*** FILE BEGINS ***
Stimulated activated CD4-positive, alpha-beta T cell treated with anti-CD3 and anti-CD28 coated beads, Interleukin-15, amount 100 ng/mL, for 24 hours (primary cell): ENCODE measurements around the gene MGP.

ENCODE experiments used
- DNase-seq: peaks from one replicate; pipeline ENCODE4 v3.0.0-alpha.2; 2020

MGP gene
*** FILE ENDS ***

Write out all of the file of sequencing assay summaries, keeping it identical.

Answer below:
Stimulated activated CD4-positive, alpha-beta T cell treated with anti-CD3 and anti-CD28 coated beads, Interleukin-15, amount 100 ng/mL, for 24 hours (primary cell): ENCODE measurements around the gene MGP.

ENCODE experiments used
- DNase-seq: peaks from one replicate; pipeline ENCODE4 v3.0.0-alpha.2; 2020

MGP gene